TALLAHASSEE, Fla. (AP) — Florida is finally ready to start parceling out tens of millions of dollars it reaped as part of a $25 billion settlement between the nation's major banks and 49 states over foreclosure abuses.
Gov. Rick Scott on Tuesday signed into law a measure that uses $200 million earned from the settlement and directs it into everything from domestic violence shelters to affordable housing programs and Habitat for Humanity.
This is from money that was paid directly to the state — as opposed to money that is also going to homeowners as part of the settlement with five lenders.
Checks to homeowners are supposed to start coming in the next few weeks as well. Florida Attorney General Pam Bondi said that more than 72,000 homeowners who lost their homes to foreclosure between January 2008 and December 2011 will receive roughly $1,480.
The first checks are due to be mailed on June 10.
"This is a long time coming and we are very proud of this settlement," Bondi said shortly before Scott signed the bill.
The national settlement ended investigations into foreclosure abuses and was with the country's five largest mortgage servicers: Ally/GMAC, Bank of America, Citi, JPMorgan Chase and Wells Fargo.
The Tuesday bill signing caps a tumultuous period for Bondi, whose handling of the fallout from the foreclosure crisis has come under a barrage of criticism over the last two years. Bondi, for example, was skeptical back in 2011 of reaching any settlement with banks that would force them to lower the amount owned by homeowners. Her office was criticized for dismissing two attorneys who were leading foreclosure fraud investigations.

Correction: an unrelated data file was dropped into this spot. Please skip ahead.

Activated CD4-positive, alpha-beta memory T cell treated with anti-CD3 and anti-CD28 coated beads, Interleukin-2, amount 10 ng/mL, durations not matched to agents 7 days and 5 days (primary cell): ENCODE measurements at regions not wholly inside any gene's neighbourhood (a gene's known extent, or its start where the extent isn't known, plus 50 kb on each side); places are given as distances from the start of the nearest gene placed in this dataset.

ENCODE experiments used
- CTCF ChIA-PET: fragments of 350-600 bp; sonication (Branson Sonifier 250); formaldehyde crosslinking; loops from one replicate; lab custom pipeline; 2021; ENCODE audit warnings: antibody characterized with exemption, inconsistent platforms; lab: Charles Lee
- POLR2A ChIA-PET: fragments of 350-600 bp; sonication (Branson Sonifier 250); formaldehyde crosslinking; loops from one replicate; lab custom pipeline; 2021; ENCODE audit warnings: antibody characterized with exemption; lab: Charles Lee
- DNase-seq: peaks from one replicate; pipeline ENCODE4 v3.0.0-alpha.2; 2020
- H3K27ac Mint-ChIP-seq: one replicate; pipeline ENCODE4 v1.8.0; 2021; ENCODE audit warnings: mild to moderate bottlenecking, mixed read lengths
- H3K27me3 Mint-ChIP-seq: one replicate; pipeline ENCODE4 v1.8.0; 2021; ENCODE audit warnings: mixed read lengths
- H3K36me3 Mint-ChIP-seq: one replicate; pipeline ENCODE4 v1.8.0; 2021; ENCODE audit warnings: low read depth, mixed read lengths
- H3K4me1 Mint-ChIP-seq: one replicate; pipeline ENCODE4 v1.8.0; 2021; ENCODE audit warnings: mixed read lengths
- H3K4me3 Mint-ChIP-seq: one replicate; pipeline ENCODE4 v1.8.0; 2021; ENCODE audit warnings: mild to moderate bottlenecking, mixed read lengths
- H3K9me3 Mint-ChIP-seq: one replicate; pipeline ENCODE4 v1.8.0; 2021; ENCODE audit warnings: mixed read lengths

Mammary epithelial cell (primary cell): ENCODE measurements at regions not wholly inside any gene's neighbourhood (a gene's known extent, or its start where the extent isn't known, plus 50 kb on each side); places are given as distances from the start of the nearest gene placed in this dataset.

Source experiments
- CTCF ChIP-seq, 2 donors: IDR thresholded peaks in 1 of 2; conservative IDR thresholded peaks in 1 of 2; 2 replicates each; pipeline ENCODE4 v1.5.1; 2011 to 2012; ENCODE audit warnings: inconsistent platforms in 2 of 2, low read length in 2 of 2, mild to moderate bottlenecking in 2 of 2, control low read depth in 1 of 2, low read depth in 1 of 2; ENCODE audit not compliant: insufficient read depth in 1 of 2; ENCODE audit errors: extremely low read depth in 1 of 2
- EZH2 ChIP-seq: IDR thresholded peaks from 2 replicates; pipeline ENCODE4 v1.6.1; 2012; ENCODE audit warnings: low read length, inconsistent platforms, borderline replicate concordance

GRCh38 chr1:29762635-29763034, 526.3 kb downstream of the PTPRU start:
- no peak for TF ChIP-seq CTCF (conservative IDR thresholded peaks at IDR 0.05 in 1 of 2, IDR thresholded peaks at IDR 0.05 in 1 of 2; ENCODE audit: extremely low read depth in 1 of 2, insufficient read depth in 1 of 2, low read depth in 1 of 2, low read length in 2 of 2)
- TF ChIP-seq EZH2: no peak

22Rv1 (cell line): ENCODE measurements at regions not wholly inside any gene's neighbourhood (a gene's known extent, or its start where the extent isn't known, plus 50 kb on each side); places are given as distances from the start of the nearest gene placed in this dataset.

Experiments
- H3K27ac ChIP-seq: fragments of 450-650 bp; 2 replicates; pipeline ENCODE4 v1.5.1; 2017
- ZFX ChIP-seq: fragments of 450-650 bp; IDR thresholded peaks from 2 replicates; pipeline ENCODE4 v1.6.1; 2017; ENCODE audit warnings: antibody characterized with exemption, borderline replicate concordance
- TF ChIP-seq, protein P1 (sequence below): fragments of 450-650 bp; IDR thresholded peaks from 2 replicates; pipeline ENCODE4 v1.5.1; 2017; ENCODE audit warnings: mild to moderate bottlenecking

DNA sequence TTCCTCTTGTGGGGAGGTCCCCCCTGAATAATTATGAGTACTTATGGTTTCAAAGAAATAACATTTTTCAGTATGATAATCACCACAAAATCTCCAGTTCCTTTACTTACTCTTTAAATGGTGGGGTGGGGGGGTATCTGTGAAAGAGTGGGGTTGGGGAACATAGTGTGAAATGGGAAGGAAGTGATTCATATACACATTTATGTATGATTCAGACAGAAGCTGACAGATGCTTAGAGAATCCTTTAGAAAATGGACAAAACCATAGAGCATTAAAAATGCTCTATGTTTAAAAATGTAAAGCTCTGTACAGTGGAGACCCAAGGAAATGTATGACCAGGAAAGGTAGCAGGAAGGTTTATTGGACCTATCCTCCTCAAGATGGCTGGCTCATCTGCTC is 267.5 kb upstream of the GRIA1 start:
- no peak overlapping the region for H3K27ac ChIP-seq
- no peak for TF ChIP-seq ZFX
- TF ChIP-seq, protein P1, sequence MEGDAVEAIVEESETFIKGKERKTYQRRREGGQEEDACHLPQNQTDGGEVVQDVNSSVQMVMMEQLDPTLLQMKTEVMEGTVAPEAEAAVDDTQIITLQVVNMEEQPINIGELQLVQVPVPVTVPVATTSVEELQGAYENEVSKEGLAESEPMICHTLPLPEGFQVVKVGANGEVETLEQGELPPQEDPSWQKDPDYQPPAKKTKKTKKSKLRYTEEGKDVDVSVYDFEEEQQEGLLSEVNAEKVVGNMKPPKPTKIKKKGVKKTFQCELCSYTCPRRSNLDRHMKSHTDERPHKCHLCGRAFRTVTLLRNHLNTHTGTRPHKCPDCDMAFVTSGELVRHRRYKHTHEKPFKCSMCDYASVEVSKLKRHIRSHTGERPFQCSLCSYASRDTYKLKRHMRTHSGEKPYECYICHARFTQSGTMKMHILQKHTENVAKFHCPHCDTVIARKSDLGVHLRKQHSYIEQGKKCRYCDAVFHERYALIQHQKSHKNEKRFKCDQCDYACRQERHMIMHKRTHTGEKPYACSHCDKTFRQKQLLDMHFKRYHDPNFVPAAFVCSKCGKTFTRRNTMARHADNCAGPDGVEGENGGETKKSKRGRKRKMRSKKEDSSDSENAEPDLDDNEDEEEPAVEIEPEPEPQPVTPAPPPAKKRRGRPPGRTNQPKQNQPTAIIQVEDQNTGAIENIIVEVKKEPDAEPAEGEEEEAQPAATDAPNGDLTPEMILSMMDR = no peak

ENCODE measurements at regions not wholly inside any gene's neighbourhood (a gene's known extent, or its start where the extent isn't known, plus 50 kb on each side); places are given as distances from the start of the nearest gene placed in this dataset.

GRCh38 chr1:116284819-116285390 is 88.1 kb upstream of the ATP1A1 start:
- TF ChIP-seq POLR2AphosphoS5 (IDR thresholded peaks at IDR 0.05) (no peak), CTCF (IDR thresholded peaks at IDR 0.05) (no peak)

Bondi did finally sign off on the national settlement reached last year, but then quietly tussled for months with legislators over who would control some $334 million going directly to state government. Legislators insisted that they should have some say in how the money was spent.
The final agreement resulted in the money being broken up in two main parts. Back in January a legislative budget panel signed off spending $60 million that went to counseling with homeowners dealing with foreclosure and money to help first-time homebuyers with down payment assistance.
The bill signed Thursday by Scott spends the money that was left.
There's cash for several programs run by the Florida Housing Finance Corp. and some of it is targeted for rental payment assistance to the elderly and grants to provide housing for the homeless.
The measure also calls for spending money on housing for citizens with developmental disabilities as well as rehabilitating homes in blighted neighborhoods. Other parts give money to Habitat for Humanity and purchase dormitory contracts for low-income students planning on attending college.
The large amounts of money coming from the settlement gave legislators a chance to set aside money for affordable housing while passing a state budget that diverted money that normally goes to some of the same programs.
Back in January, House Speaker Will Weatherford said there was "no intention do a bait and switch" and use the settlement money in place of existing state funding. The amount of money diverted from housing trust funds was $205 million.
"We are not going to be spending this money, you know, on members' favorite projects that have nothing to do with the crisis," Weatherford said at the time. "The idea is to focus the resources on the people with the greatest need."
A spokesman for Weatherford defended the final budget decision.
Ryan Duffy pointed out that legislators have diverted much of the trust fund money — which comes from a tax charged on real estate transactions — the last five years. Duffy said that the amount spent on affordable housing programs was much larger this year due to the settlement.
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